One of the great pleasures of my life to date was having access, for a period of several years, to a dingy little studio by the sea in Ocean Beach. It was so small that when you rolled out the futon, it took up the entire room. The kitchen was too tiny for a dinner table, the hot water frequently didn’t work in the bathroom, and the constant noise and pot smoke from the neighbors streamed through the cracked, paper-thin walls.
It was paradise.
The saving grace, no, the miracle, of this claustrophobic hovel was that you opened the door to the ocean and within a few steps you arrived at a disheveled patio full of rusty tables and moldy plastic chairs overlooking the cliffs and the pounding surf below. As with the dramatic difference between the cell-like studio and the big blue sea, on the patio, the juxtaposition of grit and grandeur was striking, and somehow perfect.
Having grown up in Southern California with lots of time at the beach, it was not so much proximity to the sea that was extraordinary; it was the striking contrast between the inside and outside space. Something about the womblike quality of the studio emphasized the vastness of the ocean and sky outside. As Gaston Bachelard writes in The Poetics of Space:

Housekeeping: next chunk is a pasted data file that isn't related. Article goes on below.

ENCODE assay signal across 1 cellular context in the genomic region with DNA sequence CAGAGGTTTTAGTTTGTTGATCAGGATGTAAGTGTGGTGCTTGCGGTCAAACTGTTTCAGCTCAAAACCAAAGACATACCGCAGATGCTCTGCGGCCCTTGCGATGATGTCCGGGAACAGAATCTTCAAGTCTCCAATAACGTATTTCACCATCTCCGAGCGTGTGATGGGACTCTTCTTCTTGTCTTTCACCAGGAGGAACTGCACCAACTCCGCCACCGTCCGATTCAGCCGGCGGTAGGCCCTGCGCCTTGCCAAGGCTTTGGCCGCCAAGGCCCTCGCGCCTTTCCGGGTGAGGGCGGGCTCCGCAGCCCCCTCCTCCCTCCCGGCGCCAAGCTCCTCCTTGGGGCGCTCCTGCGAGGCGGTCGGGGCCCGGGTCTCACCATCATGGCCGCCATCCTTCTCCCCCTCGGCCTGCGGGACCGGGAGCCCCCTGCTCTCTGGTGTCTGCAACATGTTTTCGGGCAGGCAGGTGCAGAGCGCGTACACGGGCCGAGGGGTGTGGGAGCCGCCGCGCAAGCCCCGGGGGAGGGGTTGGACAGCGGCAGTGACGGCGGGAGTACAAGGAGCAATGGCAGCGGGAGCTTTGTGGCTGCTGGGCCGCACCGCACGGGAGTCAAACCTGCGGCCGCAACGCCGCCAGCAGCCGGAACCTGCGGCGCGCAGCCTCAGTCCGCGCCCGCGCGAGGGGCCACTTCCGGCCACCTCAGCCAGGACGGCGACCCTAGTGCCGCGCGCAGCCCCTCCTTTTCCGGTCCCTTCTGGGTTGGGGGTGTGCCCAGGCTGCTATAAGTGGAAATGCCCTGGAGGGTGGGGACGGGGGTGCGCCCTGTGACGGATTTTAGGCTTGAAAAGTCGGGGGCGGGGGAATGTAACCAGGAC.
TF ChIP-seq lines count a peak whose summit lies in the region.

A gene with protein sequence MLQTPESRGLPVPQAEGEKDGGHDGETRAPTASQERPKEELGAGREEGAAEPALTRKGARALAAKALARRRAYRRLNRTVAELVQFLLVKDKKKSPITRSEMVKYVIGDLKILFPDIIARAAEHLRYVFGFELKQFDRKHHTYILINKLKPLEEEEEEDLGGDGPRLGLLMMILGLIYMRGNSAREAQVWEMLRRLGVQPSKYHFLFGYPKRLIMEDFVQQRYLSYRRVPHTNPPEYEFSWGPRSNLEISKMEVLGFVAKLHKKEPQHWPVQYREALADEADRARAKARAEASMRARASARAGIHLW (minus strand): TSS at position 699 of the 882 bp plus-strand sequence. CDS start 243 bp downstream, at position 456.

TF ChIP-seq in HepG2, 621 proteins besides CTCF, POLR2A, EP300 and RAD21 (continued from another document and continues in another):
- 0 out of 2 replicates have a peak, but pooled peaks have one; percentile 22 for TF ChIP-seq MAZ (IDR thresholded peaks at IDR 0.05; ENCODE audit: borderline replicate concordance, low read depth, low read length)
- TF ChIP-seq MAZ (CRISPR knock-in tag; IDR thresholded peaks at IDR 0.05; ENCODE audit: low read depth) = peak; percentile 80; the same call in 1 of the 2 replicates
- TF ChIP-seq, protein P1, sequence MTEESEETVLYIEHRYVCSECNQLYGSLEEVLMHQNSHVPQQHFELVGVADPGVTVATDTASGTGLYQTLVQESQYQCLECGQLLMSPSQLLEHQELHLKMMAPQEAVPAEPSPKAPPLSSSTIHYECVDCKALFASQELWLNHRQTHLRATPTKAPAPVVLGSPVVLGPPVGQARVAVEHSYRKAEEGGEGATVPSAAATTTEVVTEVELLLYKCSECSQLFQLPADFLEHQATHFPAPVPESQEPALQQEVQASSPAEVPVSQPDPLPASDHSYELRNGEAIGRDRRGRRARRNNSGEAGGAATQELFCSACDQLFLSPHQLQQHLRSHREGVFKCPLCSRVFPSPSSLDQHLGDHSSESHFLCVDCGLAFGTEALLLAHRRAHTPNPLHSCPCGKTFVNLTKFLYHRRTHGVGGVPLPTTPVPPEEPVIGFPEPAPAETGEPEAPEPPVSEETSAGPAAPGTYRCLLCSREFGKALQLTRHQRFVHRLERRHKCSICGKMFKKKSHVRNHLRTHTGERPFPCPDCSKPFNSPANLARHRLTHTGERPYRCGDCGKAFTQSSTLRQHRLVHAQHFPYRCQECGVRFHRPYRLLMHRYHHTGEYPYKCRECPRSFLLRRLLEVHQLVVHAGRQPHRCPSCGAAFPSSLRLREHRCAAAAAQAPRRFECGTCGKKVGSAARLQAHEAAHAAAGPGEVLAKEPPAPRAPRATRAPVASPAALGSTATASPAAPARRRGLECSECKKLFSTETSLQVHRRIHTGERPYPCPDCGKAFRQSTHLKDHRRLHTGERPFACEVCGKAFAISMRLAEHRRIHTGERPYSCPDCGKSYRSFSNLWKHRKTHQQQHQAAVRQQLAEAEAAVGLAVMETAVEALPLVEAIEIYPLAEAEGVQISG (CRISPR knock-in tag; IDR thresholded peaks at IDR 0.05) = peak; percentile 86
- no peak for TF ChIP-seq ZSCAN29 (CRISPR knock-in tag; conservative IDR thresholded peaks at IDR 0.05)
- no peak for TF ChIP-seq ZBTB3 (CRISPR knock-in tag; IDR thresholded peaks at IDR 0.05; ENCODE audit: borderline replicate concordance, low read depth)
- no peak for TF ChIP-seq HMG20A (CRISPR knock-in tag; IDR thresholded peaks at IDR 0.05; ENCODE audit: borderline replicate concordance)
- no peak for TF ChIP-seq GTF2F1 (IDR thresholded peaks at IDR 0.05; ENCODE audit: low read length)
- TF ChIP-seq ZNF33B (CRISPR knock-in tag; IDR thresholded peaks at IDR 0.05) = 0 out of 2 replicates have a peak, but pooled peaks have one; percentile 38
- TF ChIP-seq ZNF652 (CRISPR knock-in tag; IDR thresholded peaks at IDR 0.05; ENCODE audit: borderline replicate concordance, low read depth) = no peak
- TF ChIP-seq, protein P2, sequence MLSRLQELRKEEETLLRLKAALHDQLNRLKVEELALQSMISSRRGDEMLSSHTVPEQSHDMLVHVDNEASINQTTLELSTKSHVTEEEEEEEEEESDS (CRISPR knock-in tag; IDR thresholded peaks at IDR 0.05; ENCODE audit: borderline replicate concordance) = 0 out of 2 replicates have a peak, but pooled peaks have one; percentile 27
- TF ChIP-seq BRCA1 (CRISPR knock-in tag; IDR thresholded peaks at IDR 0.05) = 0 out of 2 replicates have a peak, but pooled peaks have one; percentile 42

One might say that immensity is a philosophical category of daydream. Daydream undoubtedly feeds on all kinds of sights, but through a sort of natural inclination, it contemplates grandeur. And this contemplation produces an attitude that is so special, an inner state that is so unlike any other, that the daydream transports the dreamer outside the immediate world to a world that bears the mark of infinity.
Thus the precious days I spent in my secret retreat were dates with the infinite. At times it was a challenge to steal a solitary moment between shifts in Party Nation, but there was always a purloined hour or two to sit and breathe with the ocean and trace the sun’s slow movement across the sky and the fluctuations of the clouds on or offshore.
In the midst of it was time outside of time or a sense of being inside of Big Time. The experience was, as Bachelard writes, sublime:
Far from the immensities of sea and land, merely through memory, we can recapture, by means of meditation, the resonances of this contemplation of grandeur. But is this really memory? Isn’t imagination alone able to enlarge indefinitely the images of immensity? In point of fact, daydreaming, from the very first second, is an entirely constituted state. We do not see it start, and yet it always starts the same way, that is, it flees the object nearby and right away it is far off, elsewhere, in the space of elsewhere.
When this elsewhere is in natural surroundings, that is, when it is not lodged in the houses of the past, it is immense. And one might say that daydream is original contemplation.
Even at day’s end when the residents came together to drink, smoke, and watch the sunset, there was a kind of collective contemplation. In the twilight as the red sun dropped below the horizon, people became pensive. Voices hushed, lovers kissed, sometimes a glass was silently raised to the impending night sky.
Through it all the sound of the waves crashing and receding went on and on like the heart of the universe beating, no matter what happened or to who.